The verdicts of jirgas can be drastic and unfathomable to those raised outside the tribal environment. The family of the perpetrator may have to give a girl to the victim’s family as compensation. In some cases jirgas even order a rapist to marry his victim to avoid bloodshed.
Of the 350 victims of rape the Afghan Women’s Network worked with since 2006, just over 100 of these received any form of perceived justice, mainly through local jirgas in these provinces and beyond.
But these traditions also face changes, depending on how possible it will be to impose state law in tribal regions. Under the new legislation being enforced, baad (the giving of a female as compensation for a crime) is a crime. A person who sanctions this, usually the father or brother, can face a jail sentence of up to 10 years.
Case in the spotlight
Two months ago, 13-year-old Aziza, was kidnapped and raped in the Sangcharak district in Sar-e Pul by the commander of a local armed group. She was then left by a bridge where she was later found by a local woman.
Under pressure by tribal elders and people close to the commander, Aziza’s father agreed to marry her off to him. But the girl escaped to Kabul with the help of her cousin.
“We are poor people, all we want is for this man to be punished for what he has done,” Aziza, looking pale ands still shaken by her ordeal, said this month in an appearance on the Zang Khatar (Danger Chime) programme on the Tolo TV private broadcaster.
It's a long walk to safety for many Afghan women. (Photo: Allen)
Entreaties to the district governor resulted in nothing. Speaking anonymously on the show, Aziza’s cousin said the accused commander was a powerful man and that government forces would not dare to arrest him.
Asked about the lapse in justice, Sangcharak district governor Mahlem Sakhidad however told Afghanistan Today that he ordered the commander's arrest the same day as the incident happened, but he had vanished: “He is not in his home, either he is hiding somewhere in the district or he has gone and joined the opposition forces.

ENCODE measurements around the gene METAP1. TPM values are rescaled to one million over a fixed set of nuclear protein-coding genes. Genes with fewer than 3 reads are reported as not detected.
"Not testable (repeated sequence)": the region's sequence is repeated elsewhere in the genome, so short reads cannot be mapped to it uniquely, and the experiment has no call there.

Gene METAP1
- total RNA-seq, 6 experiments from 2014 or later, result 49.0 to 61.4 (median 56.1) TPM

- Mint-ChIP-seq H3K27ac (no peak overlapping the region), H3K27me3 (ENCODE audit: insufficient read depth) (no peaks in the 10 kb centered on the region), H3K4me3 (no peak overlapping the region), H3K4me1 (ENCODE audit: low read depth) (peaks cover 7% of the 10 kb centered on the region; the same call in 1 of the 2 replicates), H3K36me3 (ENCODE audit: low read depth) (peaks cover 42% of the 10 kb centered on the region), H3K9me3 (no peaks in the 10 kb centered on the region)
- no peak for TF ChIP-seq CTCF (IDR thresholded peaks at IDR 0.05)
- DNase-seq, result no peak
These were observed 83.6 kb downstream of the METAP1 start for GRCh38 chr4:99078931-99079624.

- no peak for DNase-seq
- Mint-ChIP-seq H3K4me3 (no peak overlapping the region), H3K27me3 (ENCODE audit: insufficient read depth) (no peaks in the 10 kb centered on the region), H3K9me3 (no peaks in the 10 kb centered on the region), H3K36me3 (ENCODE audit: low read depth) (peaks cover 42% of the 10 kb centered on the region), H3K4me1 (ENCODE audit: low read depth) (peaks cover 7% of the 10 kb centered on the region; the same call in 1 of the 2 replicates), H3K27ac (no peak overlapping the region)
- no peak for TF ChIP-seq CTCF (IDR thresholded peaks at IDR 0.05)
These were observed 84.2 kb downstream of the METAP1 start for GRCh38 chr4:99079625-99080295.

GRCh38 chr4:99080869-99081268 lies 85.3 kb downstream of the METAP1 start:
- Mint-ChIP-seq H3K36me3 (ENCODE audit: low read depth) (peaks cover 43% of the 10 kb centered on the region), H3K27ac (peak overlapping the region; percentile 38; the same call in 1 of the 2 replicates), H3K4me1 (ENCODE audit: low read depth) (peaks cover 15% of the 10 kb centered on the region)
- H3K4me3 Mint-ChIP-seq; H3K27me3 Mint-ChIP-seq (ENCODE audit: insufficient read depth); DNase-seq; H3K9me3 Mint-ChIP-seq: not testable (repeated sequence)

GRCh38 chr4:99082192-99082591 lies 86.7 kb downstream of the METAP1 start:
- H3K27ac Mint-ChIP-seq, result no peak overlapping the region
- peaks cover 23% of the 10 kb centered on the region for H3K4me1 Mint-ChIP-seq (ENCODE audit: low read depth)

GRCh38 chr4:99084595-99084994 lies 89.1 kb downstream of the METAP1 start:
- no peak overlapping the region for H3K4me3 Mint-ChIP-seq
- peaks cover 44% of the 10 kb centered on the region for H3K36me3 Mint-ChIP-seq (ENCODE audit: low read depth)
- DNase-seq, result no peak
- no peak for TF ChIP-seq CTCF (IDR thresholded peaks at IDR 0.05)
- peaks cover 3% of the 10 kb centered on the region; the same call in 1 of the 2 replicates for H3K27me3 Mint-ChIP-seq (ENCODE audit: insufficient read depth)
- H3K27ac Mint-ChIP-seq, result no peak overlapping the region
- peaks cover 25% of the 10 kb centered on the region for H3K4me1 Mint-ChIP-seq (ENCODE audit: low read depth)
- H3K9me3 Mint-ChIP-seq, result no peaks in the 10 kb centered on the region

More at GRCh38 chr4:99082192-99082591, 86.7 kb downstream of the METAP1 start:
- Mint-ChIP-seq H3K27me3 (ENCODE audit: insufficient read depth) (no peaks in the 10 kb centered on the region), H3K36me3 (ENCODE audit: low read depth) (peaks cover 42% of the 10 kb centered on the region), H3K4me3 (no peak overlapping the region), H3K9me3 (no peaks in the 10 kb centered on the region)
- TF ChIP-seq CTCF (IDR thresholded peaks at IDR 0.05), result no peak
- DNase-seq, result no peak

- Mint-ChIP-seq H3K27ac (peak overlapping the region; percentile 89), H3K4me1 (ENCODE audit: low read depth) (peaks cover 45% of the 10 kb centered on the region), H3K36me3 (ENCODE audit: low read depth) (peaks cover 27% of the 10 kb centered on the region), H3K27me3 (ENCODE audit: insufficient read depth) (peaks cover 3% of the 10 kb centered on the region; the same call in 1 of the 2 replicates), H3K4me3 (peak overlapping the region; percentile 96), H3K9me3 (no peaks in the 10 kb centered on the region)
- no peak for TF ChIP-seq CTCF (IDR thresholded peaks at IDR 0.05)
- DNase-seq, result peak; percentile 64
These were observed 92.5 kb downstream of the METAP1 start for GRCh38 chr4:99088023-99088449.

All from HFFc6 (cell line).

Sultani of AIHRC confirmed the details Aziza’s case, having also seen the results of a hospital examination of the girl after the assault. But recourse to state law was no guarantee of justice, she said, especially in rural areas where many rape victims come from.
“In many rural areas the judges are closed-minded people and don’t even believe in women’s rights. So how in such a society can you expect justice for these victims?” she said. “The government is weak and cannot implement the rule of law in rural areas, and local militia forces are in control of everything.”
Breaking the silence
It is programmes like Danger Chime that are hoped to break the wall of silence around the issue of sexual assault.
Samai Mehdi is a producer and presenter for Kabul’s TV 1 channel. Earlier this year he launched another programme called Neqaab (veil), in which female guests masked for their own safety talk about abuses at the hands of powerful people or their own family members, mainly their husbands. Some were bullied and beaten, others raped or forced into prostitution.
After the women speak, a panel of people from across the social spectrum, such as rights activists, Islamic scholars, or members of parliament, offers their thoughts on cases.
“Our aim is to tell society about their unjust experiences, and we also try to inform women about their rights,” Mehdi said. “Our programme has brought some relief to these women because they see there are people who will listen and care.”
The show drew a lot of comment from viewers, from praise on the producer's Facebook page to threatening phone calls. “Some of these callers said that what I present is not in our tradition or religion,” he said. “My answer to him was that violence against women was not part of our tradition and our religion does not allow such oppression of women either.”
Voices in the darkness
Interior Ministry spokesman Sediqi stresses that the state authorities "regard rape as a serious crime and we are committed to bring the culprits to justice.”
But at no point did police ever come to TV1 with requests for details of criminal incidents alleged on Neqaab, Mehdi notes. And as for hopes that lawmakers will busy themselves with female abuse issues now being publicly aired, the MP Karokhail is sceptical.
“Our parliamentarians are busy dealing with their own matters, such as the election [redistribution of some seats controversially won in 2010],” she said. “They don’t have time for women or their plight.”
However, another side to the growing sexual assault statistics may be that as well as indicating greater frequence, more women are speaking up about crimes against them, said Karokhail: “When they see one person speaking on TV or in public, many other victims feel that they should do the same.”